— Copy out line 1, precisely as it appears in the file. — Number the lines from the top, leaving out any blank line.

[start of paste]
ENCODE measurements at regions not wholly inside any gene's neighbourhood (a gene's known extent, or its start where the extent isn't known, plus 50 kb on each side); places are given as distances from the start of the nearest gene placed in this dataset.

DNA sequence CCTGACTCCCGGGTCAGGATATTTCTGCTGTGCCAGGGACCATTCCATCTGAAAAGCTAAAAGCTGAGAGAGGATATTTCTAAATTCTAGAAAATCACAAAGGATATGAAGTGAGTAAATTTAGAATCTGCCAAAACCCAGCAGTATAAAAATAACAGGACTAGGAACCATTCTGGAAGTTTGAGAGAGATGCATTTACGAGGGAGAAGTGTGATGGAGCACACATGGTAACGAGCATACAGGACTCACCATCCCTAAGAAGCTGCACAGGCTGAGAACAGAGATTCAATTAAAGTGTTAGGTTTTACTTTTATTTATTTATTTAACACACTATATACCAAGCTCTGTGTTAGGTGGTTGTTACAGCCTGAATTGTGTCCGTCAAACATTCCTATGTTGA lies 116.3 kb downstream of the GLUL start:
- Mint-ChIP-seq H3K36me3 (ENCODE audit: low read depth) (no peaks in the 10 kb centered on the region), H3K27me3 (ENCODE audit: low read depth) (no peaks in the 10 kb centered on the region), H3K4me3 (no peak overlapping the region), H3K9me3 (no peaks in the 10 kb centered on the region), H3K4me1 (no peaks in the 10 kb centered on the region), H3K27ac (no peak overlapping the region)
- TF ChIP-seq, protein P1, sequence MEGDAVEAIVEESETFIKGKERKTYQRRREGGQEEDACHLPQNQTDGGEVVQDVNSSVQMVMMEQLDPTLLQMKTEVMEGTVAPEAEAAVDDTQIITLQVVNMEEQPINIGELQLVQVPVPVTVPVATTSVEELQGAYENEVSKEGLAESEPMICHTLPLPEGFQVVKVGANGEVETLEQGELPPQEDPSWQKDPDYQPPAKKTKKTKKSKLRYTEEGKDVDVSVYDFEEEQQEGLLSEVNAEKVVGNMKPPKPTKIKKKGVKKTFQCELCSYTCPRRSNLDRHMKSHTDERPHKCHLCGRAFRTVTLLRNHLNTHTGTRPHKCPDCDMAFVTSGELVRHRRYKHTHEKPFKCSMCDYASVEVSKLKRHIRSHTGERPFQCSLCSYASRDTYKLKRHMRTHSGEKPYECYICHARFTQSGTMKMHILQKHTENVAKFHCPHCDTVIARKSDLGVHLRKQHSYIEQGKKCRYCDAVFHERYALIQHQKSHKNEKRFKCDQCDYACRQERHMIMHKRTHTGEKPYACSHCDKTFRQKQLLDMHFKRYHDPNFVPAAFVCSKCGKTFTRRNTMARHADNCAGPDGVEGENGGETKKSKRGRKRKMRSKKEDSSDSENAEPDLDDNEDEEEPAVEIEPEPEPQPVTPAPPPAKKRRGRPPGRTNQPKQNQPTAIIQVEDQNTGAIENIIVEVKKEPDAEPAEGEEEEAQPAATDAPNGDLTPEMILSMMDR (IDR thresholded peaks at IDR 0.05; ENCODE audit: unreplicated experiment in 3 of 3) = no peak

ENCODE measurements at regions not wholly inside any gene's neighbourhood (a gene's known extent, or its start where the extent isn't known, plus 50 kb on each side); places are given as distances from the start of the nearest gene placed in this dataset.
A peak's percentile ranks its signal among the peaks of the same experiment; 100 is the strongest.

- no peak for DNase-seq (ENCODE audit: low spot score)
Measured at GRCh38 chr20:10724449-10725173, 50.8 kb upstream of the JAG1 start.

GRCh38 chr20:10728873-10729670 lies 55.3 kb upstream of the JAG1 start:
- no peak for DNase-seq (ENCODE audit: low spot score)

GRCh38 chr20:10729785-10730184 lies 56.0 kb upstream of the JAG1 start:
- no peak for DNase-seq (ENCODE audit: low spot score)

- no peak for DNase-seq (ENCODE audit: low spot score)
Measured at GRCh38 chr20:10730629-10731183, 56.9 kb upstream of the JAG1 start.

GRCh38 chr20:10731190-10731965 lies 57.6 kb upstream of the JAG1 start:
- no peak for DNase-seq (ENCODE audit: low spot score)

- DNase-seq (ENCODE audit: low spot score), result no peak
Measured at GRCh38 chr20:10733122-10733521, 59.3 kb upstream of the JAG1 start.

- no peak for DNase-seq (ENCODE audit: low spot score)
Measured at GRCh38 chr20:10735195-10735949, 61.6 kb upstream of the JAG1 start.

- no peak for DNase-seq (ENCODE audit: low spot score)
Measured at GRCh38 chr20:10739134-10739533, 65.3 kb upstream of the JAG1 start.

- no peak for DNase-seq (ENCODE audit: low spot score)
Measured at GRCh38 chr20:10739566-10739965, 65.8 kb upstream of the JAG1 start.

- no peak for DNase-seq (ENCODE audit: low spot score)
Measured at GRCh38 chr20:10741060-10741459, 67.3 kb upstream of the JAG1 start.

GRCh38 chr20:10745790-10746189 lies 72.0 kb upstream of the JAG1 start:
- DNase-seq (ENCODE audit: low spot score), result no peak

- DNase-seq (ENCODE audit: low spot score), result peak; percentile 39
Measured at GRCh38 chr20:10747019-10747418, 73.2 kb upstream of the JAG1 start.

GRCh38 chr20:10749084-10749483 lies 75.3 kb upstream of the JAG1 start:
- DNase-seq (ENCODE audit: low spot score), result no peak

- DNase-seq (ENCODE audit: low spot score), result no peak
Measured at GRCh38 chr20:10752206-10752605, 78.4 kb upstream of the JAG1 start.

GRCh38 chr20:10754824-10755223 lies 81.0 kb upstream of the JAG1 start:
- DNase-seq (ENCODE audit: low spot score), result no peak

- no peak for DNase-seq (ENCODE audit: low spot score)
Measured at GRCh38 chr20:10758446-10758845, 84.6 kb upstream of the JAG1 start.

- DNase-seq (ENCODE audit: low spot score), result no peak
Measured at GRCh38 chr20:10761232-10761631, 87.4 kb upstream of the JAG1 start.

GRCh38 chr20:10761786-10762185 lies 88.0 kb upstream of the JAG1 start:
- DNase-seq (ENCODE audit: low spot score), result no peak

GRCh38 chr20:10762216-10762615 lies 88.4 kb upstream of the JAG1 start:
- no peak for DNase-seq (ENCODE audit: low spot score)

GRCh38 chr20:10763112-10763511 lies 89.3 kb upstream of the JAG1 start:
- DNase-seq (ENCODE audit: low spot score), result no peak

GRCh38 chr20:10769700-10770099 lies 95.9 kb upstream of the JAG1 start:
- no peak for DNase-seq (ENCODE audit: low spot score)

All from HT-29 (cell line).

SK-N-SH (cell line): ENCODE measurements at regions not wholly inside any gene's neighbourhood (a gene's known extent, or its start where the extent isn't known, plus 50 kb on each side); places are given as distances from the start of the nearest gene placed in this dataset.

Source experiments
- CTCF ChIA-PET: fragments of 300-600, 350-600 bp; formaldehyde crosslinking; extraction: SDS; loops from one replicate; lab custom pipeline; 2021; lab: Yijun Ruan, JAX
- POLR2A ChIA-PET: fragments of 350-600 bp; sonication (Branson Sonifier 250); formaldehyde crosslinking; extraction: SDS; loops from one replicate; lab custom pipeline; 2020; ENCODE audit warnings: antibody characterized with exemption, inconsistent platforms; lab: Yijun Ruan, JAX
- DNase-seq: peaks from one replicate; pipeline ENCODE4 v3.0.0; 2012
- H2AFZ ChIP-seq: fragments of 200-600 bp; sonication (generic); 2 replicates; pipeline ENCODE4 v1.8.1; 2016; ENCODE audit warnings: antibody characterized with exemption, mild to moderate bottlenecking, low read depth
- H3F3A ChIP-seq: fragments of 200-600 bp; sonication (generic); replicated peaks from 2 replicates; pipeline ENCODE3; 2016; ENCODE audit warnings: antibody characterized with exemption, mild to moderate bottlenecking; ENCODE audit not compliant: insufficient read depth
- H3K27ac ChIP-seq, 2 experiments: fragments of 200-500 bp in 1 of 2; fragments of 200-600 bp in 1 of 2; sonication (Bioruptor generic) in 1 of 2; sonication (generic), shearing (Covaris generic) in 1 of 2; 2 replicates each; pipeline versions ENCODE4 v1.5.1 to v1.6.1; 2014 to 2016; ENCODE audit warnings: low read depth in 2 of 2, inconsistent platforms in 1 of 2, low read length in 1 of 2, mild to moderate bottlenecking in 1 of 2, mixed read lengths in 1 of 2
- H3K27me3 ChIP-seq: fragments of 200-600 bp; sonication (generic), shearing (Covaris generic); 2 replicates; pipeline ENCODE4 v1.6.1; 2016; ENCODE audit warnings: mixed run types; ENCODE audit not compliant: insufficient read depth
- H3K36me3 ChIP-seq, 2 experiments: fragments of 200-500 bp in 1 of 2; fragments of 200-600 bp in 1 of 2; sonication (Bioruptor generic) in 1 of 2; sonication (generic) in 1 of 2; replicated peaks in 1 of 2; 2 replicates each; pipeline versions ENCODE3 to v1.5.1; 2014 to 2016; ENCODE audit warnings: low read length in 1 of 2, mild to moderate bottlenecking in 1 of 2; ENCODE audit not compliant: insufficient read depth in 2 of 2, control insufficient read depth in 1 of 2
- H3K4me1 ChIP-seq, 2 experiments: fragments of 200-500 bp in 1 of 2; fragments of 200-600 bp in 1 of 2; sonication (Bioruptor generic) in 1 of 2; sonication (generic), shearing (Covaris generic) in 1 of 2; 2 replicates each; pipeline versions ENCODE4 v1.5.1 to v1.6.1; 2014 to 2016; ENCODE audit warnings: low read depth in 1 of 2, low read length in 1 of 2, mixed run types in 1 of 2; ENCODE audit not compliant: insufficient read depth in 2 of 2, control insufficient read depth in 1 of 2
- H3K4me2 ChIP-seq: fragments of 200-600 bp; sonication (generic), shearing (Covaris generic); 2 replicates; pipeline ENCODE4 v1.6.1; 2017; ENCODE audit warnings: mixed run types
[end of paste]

ENCODE measurements at regions not wholly inside any gene's neighbourhood (a gene's known extent, or its start where the extent isn't known, plus 50 kb on each side); places are given as distances from the start of the nearest gene placed in this dataset.